In modeling physical behaviors for the purposes of games, we try to get as close to a realistic model of the world as possible. Things like cars will have a velocity, acceleration, and friction, and even gravity will come into play if you catch air. Generally, we just apply all the forces acting on the car - acceleration from the engine, friction from the brakes, drag from the air, and gravity. Generally these are applied over long periods of time, and so modeling these all as forces and handing them off to the physics engine works very well.
However, jumping is not so simple. Unless we’re talking about rocket-boosted jumps, jumping is not a continuous force applied over time. Instead, it is an impulse - a powerful force with a very short duration, followed by ballistic motion until the jumper returns to earth. And for the purposes of a game, we may not want to think in terms of very large, short-lived forces - it would be preferable to think in terms of maximum jump height. That’s much easier to code with, and makes a level designer’s life a lot easier as well.
Let’s go through the physics to see how we can relate a maximum jump height to the impulse force necessary to produce it.
First, let’s start with the equation for ballistic motion - the motion that occurs after the jumper leaves the ground. We can ignore the horizontal motion for now; we’re only concerned with only the vertical component.
What we want to determine is an expression for the maximum height achieved during the jump. To that, we take the derivative with respect to time, and set it equal to zero:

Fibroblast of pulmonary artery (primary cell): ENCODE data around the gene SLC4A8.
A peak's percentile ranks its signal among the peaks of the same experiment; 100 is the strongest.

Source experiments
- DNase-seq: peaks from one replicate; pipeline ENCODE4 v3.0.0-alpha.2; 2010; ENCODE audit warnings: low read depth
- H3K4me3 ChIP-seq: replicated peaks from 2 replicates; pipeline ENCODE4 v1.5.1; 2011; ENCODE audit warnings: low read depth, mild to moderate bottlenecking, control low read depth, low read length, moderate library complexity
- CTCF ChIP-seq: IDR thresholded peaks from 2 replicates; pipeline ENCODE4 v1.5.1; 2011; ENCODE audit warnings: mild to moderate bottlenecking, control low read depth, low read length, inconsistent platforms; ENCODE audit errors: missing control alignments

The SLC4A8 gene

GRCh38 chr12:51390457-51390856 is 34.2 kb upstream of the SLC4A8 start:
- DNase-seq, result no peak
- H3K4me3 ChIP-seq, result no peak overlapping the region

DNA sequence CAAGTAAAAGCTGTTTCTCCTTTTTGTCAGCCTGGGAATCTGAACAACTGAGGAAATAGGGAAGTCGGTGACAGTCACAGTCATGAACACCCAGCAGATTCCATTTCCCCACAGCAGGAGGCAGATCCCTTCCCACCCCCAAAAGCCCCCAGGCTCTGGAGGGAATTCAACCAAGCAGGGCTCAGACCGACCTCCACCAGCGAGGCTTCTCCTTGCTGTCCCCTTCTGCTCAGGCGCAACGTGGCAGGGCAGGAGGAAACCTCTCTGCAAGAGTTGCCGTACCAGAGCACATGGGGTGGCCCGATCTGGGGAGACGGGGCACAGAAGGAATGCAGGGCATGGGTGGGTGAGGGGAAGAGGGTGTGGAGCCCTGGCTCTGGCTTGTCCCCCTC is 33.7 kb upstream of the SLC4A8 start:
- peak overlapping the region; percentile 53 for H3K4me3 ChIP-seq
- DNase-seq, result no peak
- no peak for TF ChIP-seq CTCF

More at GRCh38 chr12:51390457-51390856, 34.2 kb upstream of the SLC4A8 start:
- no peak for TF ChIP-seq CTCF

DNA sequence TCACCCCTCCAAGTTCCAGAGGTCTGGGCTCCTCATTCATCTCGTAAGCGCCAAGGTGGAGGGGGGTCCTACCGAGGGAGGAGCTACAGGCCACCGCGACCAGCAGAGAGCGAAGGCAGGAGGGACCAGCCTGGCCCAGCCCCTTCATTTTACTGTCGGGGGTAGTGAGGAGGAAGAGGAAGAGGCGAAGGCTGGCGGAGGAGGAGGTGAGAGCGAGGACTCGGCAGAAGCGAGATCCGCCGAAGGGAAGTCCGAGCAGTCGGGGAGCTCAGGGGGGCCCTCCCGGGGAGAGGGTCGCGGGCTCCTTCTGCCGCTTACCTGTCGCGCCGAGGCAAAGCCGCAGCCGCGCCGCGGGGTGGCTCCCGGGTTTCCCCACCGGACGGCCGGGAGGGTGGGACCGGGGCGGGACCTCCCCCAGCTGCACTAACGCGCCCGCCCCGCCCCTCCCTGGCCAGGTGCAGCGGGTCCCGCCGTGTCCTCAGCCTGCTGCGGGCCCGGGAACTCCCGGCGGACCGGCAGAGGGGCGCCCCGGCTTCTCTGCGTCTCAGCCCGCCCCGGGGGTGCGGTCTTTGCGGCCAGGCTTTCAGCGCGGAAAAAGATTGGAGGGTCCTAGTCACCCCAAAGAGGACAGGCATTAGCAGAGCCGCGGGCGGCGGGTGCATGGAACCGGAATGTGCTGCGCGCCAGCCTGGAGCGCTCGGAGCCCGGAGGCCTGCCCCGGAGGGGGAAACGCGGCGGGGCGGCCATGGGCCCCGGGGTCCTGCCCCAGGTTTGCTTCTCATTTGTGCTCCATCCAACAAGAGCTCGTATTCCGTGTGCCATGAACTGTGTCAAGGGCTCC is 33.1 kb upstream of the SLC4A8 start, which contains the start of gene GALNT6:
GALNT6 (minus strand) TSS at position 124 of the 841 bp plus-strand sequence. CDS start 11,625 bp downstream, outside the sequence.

We can plug this value of
Looks like the only variables governing jump height are the initial velocity, which is determined by the impulse we talked about earlier, and gravity, which is a constant. We can rearrange terms to get an expression for the initial velocity in terms of the jump height and gravity, which will be useful later on:
Next, let’s figure out the impulse part. For this, we’ll want to use Newton’s Second Law of Motion. It is usually written as follows:
When dealing with impulses, however, it’s somtimes easier to write it differently:
What this says is that to achieve a change in velocity of
Apply this force to the jumper when it jumps, and the peak of its jump should be exactly
Why go to all this trouble of calculating a force when I could just set the velocity directly?
It’s certainly possible to do things that way - you just need to be careful you’re not messing up your physics engine, or making weird things happen. For example, if your jumper is moving upwards on a fast platform, and you set the velocity as
velocity.y += Math.sqrt(-2 * jumpHeight * gravity);